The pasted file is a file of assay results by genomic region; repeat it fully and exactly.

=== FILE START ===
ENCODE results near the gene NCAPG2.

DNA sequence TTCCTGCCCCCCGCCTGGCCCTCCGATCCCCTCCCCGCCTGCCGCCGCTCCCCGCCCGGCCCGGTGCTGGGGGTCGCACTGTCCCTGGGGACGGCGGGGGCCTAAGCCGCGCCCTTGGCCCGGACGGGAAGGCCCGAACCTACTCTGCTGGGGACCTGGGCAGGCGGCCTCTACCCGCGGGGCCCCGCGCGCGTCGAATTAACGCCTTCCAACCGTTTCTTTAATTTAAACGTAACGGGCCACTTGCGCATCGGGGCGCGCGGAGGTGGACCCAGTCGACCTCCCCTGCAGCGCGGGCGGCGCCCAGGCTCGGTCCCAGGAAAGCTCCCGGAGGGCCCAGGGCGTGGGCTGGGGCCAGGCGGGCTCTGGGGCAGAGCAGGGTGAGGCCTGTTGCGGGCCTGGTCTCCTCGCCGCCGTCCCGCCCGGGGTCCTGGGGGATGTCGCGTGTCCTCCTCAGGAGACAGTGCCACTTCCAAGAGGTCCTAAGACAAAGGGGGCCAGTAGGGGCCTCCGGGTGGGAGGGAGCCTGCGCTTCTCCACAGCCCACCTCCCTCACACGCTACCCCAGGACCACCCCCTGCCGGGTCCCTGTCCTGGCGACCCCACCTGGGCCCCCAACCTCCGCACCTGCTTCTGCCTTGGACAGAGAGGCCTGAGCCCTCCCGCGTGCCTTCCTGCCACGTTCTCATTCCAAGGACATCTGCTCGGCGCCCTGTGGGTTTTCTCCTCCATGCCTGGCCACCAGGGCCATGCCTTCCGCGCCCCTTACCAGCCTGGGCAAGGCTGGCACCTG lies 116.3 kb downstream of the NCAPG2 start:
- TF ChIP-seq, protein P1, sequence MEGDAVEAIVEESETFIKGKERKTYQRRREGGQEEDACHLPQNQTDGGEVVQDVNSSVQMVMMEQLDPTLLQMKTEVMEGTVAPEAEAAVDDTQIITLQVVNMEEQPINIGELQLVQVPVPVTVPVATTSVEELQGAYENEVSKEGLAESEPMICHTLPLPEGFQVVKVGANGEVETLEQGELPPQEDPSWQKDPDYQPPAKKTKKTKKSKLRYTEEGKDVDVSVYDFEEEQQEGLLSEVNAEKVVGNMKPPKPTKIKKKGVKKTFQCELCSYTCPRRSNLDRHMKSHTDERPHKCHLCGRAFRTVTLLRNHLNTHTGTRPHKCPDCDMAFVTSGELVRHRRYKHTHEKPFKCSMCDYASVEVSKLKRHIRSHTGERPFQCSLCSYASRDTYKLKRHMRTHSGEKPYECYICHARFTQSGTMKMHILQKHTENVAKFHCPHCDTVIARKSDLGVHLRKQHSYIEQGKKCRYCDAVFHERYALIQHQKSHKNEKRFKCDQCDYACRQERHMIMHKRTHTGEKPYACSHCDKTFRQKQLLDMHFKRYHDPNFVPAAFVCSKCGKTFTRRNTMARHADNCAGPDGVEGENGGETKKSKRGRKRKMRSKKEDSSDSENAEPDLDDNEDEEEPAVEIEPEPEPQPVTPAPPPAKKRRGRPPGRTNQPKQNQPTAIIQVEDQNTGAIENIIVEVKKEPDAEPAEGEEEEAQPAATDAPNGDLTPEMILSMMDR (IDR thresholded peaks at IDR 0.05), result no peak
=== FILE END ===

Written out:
ENCODE results near the gene NCAPG2.

DNA sequence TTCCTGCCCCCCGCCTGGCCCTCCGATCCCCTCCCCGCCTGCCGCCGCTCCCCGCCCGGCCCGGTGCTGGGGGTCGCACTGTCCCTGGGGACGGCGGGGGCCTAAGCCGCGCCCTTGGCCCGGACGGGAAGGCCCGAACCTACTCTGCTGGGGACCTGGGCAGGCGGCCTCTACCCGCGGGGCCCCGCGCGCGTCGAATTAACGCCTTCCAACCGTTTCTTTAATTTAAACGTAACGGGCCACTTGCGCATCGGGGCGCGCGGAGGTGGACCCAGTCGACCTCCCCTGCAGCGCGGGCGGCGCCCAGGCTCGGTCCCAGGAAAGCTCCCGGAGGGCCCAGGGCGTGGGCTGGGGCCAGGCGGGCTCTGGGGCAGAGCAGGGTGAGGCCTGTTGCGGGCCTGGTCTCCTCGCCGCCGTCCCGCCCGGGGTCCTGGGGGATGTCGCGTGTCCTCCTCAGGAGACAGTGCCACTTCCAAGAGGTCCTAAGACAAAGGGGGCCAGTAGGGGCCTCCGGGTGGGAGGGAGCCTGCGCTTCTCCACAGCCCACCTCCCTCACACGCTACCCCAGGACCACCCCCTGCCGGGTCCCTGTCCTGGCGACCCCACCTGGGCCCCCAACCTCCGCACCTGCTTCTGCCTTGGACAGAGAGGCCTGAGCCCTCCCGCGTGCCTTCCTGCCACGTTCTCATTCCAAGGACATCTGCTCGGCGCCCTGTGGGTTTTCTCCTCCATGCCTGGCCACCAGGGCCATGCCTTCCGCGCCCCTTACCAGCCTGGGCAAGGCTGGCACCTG lies 116.3 kb downstream of the NCAPG2 start:
- TF ChIP-seq, protein P1, sequence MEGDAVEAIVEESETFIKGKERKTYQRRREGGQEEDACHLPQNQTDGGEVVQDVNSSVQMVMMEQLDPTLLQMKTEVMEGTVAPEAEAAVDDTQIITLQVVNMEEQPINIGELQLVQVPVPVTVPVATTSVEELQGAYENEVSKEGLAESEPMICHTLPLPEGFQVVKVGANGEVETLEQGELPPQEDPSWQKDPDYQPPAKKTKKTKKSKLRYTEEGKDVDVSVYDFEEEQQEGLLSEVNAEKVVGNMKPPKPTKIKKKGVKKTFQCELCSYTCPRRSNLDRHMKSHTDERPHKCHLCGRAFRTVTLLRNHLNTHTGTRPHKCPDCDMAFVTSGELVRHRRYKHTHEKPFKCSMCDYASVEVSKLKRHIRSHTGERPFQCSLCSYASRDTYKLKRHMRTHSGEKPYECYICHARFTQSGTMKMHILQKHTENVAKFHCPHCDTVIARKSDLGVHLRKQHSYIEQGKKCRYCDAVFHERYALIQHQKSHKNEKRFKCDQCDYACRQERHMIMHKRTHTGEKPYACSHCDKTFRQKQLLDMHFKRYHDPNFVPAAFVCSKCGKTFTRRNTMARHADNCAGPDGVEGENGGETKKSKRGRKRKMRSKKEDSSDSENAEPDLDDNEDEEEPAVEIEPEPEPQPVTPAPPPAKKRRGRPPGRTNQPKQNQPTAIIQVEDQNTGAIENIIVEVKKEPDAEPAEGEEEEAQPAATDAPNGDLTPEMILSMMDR (IDR thresholded peaks at IDR 0.05), result no peak